Mexican Radio Broadcasting Indigenous Diversity
Mexico is one of the most culturally diverse countries in the world, and more than 12 million people speak 68 indigenous languages. However, despite this cultural richness, many of the indigenous languages are at risk of disappearing. The media, and in particular the radio, constitute a powerful tool to promote local identities and languages. In this context, the cultural and creative industries (CCIs) are a driver of sustainable development and play a key role in promoting indigenous cultural identities, languages and even freedom of expression.
Within the Mexican media, a group of people including an indigenous communicator, a radio operator and a journalist are willing and eager to contribute to the radio industry in their own way, as they work with the aspiration to transform the world for the better. These people stand out for seeking to generate an impact on individuals who often feel excluded by the mainstream media, as is the case with indigenous communities like the Totonacas in Teocelo, Veracruz. This is how José Elfego, a member of “Radio Comunitaria Teocelo”, perceives it:
I believe that through my radio, people exercise their right to information, the right to recognize and ask questions, the right to communicate, always with absolute freedom of expression which is synonymous with democracy and development.
Another person passionate about his work is Rubén Martínez Pérez, who is in charge of presenting the news at Radio Comunitaria Mixe. He shares this passion for working for indigenous creativity, claiming:
Being involved in a radio station by and for indigenous communities is giving a voice to those who for many years did not have the opportunity to listen and be heard.
For these radio stations to continue doing their respective work and adding value to their communities, it is essential to have an adequate support. This is why UNESCO launched the project "Designing policies to support indigenous and community media in Mexico and incorporating indigenous content in public and commercial media", thanks to the generous funding of the EU. The initiative constitutes a clear example of intersectoral cooperation within UNESCO as highlighted by Karla Prudencio, one of the members of the project team:
Plurality and diversity are not only necessary, they are now urgent needs, in order to be able to present different narratives and voices amidst the health crisis and thus provide adequate responses, avoiding external, imposing and centralist visions.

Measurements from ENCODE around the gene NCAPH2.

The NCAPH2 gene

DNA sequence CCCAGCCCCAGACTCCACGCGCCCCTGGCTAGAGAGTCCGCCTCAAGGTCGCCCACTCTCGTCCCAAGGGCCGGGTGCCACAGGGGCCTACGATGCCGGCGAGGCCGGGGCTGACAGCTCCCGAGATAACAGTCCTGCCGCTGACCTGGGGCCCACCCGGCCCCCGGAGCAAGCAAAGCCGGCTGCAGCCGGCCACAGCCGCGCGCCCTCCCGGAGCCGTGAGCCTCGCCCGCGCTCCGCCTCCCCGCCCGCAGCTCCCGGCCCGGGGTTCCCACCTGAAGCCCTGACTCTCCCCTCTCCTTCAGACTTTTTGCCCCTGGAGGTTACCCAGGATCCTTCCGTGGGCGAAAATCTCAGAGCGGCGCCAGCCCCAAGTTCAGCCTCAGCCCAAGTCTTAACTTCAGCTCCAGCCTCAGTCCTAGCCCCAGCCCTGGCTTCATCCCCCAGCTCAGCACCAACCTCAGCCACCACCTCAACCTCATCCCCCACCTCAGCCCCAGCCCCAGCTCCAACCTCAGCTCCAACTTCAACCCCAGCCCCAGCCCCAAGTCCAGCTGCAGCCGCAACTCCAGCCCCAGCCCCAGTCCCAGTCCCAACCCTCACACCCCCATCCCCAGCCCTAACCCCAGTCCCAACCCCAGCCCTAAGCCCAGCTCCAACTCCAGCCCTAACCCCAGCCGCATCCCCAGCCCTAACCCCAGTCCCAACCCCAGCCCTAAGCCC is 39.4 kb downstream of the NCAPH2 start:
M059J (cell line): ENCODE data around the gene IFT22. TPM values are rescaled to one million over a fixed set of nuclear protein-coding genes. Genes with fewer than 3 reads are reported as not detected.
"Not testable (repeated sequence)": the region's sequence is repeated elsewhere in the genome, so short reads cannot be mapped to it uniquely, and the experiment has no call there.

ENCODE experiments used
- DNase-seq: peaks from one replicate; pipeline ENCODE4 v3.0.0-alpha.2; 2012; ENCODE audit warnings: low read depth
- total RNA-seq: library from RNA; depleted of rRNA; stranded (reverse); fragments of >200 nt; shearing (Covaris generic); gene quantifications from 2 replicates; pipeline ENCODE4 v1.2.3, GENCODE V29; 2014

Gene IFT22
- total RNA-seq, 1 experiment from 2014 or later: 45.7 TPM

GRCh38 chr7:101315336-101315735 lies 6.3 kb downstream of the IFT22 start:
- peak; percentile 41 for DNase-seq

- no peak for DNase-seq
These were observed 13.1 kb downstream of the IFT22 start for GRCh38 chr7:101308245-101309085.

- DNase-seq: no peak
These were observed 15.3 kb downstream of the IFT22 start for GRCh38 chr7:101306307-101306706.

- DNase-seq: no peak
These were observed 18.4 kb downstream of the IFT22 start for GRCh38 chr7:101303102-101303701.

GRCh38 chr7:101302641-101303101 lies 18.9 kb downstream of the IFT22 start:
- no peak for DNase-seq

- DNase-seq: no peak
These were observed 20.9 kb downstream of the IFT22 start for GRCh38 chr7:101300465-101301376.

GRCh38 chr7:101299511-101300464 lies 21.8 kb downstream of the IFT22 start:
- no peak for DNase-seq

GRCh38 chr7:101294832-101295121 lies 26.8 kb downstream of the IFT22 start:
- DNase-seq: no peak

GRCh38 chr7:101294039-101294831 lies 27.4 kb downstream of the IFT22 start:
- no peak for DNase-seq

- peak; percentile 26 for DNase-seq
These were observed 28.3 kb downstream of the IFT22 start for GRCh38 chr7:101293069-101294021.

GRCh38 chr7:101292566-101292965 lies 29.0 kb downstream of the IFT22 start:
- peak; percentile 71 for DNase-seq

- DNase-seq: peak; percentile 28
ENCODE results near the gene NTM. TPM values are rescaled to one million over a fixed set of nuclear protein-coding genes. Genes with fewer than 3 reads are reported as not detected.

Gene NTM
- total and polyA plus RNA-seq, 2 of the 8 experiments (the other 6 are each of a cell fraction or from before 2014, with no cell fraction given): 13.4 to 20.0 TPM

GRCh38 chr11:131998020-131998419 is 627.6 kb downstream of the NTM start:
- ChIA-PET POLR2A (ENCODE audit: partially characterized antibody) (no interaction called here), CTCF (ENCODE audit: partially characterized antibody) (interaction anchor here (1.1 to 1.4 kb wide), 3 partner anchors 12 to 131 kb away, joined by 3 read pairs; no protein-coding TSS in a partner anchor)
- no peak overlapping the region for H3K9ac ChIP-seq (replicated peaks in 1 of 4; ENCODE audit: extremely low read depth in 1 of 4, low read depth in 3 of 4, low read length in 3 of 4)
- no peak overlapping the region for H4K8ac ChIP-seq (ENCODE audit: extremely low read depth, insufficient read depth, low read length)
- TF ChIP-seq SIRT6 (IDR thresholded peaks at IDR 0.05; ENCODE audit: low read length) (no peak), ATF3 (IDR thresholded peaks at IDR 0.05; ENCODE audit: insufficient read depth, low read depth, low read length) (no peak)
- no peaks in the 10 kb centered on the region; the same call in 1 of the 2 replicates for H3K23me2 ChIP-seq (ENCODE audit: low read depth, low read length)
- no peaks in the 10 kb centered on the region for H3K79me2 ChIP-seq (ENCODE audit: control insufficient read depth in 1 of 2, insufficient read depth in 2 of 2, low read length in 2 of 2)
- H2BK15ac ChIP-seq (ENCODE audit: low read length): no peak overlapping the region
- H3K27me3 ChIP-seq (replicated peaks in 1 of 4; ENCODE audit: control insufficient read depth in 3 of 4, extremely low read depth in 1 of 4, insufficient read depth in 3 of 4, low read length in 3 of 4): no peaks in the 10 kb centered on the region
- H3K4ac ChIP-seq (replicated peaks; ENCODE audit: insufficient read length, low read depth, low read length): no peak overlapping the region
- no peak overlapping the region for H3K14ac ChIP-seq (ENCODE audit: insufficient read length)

One of the greatest achievements of the project has been the creation of alliances among various actors of the National Team, which is composed of lawyers, research professors, experts in the right to information and media, communication scientists and others. These alliances have resulted in an exchange of ideas and in the establishment of agreements to contribute to the enhancement of cultural rights. Furthermore, one of the project’s key outcomes has been the development of a simplified public procedure for granting licenses to indigenous and community radios.
Further, new regulation has been devised and implemented to integrate indigenous inputs into commercial and public media. This has in turn resulted in wide dissemination of artistic creativity, amplifying voices by giving one to those who never before had the chance to communicate their situation. Therefore, this has fostered the diversity of cultural expression across the country.
Thus, the project has had a positive impact on the lives of its beneficiaries. In Rubén's case, he believes that the surrounding environment also benefits from the project's outreach:
It provided us with working tools for the work process and made us realize even more the importance of the radio in its social function, legitimizing our communicative, organizational and community practice, knowing that today we can count on institutional support.
Furthermore, a committee composed of indigenous representatives, community leaders and public media has launched a Declaration of Principles for Cultural and Linguistic Diversity in the Media. This milestone document has led to collaborative actions between different broadcasting channels and given a voice for the first time to previously excluded indigenous communities to express their creativity. Likewise, spaces and roundtables for dialogue have been created between government bodies, organizations and indigenous communities to explore aspects related to connectivity, infrastructure and content preservation, among others.
According to José:
Making the strengths acquired in the project become visible can help other groups to break through in the midst of so many difficulties and shortcomings.
The fruits of the hard work of those involved in this project are poised to last for long. And this is indeed a reason to celebrate. Indigenous communities are now able to rely on their radio as their ally and secure a venue to give expression to their culture and their creative drive. Thanks to the Declaration and other outcomes of UNESCO’s assistance, indigenous communities can openly discuss issues relevant to them as well as reach general audiences to better communicate their concerns and their situation. As vibrant as the diversity of cultural expressions of Mexico’s indigenous communities, the new radio channels will continue to broadcast their powerful impact across the country. And in this way, this wealth of artistic variety will remain as long as there are people like José, Sergio and Rubén who are willing to raise their voice which was before tuned down.
UNESCO’s Actions to implement the 2005 Convention on the Protection and Promotion of the Diversity of Cultural Expressions contribute to fostering the creative economy worldwide.
This article is part of a series highlighting voices of UNESCO project beneficiaries.